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Night on earth
Dear readers, this week I didn’t have time to write a new post because I was getting ready for my next assignment (more on that at the end of this story). Among other things, yesterday morning I had to get up at 5:00 in order to reach my destination at 9:30. Then, while on the train, surrounded by my fellow sleeping passengers, I suddenly remembered a piece I had written in December 2020 for my old blog about a similar early-morning outing, and here it is. It’s short and atmospheric, and I hope you like it.
It's like stepping into a parallel universe.
You do the same things you do more or less every day - you get up, wash your face, have breakfast, and head to the station - but everything feels a little different, as if you are doing those things for the first time.
You move in the semi-dark, afraid of waking up your family; your breakfast consists of a grand total of two cookies because at 4:00 a.m. your stomach is still asleep and you don't want to wake it up either.
Then you step outside, and it's still dark as if it was midnight, and everything is still and calm, like frozen in time... apart from the distant noise of the newspaper delivery boy on its rickety scooter.
When you take your first steps, you feel like Neil Armstrong walking on the moon. You look up at the sky and it's there, pale and reassuring.
The sidewalks are empty and you try to move through the streets as noiselessly as possible. Then your reverie is interrupted by a tourist bus, of all things, so incongruous and out of place at this time of the day.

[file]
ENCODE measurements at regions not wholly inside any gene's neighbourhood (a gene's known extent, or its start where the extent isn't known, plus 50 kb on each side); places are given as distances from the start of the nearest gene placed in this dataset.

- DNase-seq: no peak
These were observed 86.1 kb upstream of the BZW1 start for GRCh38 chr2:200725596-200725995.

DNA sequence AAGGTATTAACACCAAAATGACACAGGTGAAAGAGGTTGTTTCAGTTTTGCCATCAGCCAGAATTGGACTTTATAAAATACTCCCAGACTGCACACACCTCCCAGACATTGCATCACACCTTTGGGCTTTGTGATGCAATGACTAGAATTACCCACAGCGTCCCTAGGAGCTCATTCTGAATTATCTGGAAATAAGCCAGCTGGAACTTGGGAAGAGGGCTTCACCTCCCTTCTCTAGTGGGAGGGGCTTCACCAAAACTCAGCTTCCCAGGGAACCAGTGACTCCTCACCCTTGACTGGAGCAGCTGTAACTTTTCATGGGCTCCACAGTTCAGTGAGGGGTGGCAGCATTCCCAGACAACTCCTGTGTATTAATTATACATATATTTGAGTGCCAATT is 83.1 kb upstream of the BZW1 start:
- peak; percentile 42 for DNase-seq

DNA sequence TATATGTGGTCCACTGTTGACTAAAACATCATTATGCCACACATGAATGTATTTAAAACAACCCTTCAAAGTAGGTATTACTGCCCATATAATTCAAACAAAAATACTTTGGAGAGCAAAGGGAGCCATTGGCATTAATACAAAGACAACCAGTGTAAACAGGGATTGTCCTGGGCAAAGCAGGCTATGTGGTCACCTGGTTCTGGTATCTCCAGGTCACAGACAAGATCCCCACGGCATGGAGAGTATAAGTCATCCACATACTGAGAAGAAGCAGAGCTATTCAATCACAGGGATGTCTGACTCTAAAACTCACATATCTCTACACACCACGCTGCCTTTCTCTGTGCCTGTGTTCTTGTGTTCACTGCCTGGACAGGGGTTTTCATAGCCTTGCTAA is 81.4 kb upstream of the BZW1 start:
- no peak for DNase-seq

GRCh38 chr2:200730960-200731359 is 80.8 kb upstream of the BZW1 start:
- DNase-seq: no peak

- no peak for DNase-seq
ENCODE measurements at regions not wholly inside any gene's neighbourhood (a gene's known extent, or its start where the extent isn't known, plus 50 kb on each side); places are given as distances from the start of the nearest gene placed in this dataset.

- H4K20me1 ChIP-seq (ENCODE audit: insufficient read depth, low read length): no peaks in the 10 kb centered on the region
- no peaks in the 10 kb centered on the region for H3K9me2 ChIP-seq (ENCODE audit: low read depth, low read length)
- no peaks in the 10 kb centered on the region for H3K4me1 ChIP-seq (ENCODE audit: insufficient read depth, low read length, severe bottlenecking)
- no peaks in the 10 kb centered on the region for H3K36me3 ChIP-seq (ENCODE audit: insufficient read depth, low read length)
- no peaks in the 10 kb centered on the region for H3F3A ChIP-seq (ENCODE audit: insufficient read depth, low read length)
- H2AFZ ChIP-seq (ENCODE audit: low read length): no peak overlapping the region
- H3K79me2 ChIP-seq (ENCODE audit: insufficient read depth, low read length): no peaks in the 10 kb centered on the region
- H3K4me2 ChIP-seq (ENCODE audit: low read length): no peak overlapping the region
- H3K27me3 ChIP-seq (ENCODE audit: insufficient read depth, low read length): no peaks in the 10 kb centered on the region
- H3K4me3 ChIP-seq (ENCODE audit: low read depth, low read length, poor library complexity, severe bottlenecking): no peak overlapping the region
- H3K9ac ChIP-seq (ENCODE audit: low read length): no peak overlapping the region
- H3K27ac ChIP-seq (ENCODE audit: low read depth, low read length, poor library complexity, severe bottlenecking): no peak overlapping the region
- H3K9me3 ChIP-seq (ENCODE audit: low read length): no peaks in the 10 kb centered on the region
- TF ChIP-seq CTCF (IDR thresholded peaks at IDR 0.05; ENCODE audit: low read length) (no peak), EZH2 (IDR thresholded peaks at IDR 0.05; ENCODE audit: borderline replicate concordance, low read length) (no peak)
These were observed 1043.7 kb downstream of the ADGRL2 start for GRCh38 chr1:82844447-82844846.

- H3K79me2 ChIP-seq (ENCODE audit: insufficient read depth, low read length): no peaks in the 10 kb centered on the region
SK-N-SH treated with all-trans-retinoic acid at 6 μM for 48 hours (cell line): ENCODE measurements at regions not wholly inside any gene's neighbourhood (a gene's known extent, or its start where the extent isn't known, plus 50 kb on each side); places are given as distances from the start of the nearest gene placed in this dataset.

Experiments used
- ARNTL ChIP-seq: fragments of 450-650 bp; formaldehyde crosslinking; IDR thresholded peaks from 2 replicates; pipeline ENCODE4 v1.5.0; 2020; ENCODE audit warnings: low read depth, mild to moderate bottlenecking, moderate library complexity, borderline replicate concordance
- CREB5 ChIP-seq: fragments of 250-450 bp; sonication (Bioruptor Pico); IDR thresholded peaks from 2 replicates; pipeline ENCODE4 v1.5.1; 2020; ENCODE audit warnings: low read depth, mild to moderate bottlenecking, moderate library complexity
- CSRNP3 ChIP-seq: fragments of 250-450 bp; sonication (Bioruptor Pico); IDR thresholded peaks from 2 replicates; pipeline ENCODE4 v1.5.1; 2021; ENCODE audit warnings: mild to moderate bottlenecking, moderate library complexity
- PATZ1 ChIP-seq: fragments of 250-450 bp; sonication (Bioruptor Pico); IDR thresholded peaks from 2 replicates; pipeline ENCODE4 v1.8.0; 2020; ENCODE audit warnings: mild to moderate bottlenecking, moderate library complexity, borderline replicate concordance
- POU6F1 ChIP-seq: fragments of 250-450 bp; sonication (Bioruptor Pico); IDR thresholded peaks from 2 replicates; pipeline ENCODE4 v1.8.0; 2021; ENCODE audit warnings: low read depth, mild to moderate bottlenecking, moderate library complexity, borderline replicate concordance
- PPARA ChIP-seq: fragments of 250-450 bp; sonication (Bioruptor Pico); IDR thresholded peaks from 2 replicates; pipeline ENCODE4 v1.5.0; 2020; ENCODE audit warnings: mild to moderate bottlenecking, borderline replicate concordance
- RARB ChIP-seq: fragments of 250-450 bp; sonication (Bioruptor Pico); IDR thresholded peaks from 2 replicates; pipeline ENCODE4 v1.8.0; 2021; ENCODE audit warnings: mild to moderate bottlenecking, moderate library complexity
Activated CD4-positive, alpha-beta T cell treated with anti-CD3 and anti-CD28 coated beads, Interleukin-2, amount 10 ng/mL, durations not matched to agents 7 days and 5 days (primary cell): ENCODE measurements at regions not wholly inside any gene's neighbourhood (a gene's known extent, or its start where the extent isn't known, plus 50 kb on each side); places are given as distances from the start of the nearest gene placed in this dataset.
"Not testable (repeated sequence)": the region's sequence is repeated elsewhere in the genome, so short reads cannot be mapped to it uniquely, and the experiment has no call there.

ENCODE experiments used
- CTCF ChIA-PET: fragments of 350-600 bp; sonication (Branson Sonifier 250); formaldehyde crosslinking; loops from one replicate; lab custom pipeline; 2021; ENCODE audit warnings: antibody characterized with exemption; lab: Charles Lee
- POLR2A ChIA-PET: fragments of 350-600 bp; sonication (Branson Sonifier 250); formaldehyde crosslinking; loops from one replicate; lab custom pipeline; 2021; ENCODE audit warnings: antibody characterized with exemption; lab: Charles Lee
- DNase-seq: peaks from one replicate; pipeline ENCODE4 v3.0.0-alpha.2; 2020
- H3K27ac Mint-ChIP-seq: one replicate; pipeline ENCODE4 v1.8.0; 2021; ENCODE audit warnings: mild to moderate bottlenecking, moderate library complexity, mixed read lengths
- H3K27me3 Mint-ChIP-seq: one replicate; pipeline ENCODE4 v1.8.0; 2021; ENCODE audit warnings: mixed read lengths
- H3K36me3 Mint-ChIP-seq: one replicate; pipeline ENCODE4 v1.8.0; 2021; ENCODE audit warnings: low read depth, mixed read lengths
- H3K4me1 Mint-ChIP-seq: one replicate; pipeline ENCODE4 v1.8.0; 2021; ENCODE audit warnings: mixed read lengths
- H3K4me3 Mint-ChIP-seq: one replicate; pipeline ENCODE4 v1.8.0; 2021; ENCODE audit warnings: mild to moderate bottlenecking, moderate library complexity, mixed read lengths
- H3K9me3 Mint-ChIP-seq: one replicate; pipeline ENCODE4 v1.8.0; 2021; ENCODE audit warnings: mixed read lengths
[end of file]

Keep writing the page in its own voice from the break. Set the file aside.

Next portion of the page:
You have never seen such a pachyderm in your neighborhood. To add mystery to the already surreal situation, it's completely dark inside, and glides past you like a whale coming out of nowhere, deep underwater.
At last you reach the station. You emerge from the escalator and again, a completely empty hall welcomes you.
You pause for a moment to take it all in. Breathe deeply. Check your pulse.
I've never seen my station so empty. Three different train lines meet here, which means there's always someone covering the few meters between one ticket gate and another.
Of course, the reverie only lasts a few seconds. People are coming, sleepwalking like me. Time to go.
Funny how looking at familiar places under unusual circumstances turns them into something different. Have you ever had a similar experience?
Yesterday, by the way, I traveled to Ibaraki Prefecture, north of Tokyo. It’s not very far from where I live, but to reach my destination (Kasumigaura, Japan’s second-largest lake) you have to change trains three times. It takes between 3.5 and 4 hours one way. In other words, yesterday’s roundtrip was equivalent to flying from Tokyo to New Delhi or Honolulu.
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